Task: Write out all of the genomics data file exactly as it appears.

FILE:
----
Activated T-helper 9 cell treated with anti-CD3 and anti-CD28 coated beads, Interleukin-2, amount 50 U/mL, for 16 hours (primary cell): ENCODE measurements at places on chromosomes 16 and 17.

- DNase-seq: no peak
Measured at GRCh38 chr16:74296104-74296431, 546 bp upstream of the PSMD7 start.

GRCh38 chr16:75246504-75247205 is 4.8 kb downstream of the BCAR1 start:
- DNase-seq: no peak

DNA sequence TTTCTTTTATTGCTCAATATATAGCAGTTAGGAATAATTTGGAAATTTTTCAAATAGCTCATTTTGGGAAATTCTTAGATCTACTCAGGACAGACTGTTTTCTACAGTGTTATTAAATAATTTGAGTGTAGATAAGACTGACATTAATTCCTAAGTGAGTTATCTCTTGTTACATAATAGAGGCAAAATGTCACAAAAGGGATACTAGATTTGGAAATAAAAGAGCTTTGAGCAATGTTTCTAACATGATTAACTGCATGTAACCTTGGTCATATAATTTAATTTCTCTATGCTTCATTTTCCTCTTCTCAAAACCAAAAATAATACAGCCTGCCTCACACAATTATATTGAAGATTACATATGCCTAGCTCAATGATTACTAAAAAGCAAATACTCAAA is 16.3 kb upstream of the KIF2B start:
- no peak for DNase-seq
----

Activated T-helper 9 cell treated with anti-CD3 and anti-CD28 coated beads, Interleukin-2, amount 50 U/mL, for 16 hours (primary cell): ENCODE measurements at places on chromosomes 16 and 17.

- DNase-seq: no peak
Measured at GRCh38 chr16:74296104-74296431, 546 bp upstream of the PSMD7 start.

GRCh38 chr16:75246504-75247205 is 4.8 kb downstream of the BCAR1 start:
- DNase-seq: no peak

DNA sequence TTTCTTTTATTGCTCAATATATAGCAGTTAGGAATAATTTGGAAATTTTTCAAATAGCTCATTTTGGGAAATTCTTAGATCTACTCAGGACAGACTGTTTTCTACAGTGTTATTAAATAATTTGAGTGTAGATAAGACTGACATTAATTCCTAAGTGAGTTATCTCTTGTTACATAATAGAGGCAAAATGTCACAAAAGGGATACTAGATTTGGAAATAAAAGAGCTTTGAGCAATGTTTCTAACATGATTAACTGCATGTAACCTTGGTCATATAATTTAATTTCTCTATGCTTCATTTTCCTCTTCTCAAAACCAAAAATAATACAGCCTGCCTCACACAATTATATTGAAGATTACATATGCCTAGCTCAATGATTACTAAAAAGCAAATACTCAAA is 16.3 kb upstream of the KIF2B start:
- no peak for DNase-seq